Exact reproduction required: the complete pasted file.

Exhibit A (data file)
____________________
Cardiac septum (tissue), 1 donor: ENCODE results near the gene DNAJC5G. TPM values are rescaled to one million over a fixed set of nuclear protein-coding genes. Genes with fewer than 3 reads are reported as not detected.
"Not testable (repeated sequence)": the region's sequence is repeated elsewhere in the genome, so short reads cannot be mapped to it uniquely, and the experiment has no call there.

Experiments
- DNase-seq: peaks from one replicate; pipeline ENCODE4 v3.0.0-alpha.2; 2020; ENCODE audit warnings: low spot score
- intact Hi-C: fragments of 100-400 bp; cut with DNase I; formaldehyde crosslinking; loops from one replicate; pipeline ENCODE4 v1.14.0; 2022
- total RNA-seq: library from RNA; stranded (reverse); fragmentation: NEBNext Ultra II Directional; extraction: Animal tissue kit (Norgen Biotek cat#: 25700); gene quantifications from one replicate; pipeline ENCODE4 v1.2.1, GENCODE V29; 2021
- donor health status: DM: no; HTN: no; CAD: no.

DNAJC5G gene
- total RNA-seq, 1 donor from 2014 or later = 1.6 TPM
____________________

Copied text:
Cardiac septum (tissue), 1 donor: ENCODE results near the gene DNAJC5G. TPM values are rescaled to one million over a fixed set of nuclear protein-coding genes. Genes with fewer than 3 reads are reported as not detected.
"Not testable (repeated sequence)": the region's sequence is repeated elsewhere in the genome, so short reads cannot be mapped to it uniquely, and the experiment has no call there.

Experiments
- DNase-seq: peaks from one replicate; pipeline ENCODE4 v3.0.0-alpha.2; 2020; ENCODE audit warnings: low spot score
- intact Hi-C: fragments of 100-400 bp; cut with DNase I; formaldehyde crosslinking; loops from one replicate; pipeline ENCODE4 v1.14.0; 2022
- total RNA-seq: library from RNA; stranded (reverse); fragmentation: NEBNext Ultra II Directional; extraction: Animal tissue kit (Norgen Biotek cat#: 25700); gene quantifications from one replicate; pipeline ENCODE4 v1.2.1, GENCODE V29; 2021
- donor health status: DM: no; HTN: no; CAD: no.

DNAJC5G gene
- total RNA-seq, 1 donor from 2014 or later = 1.6 TPM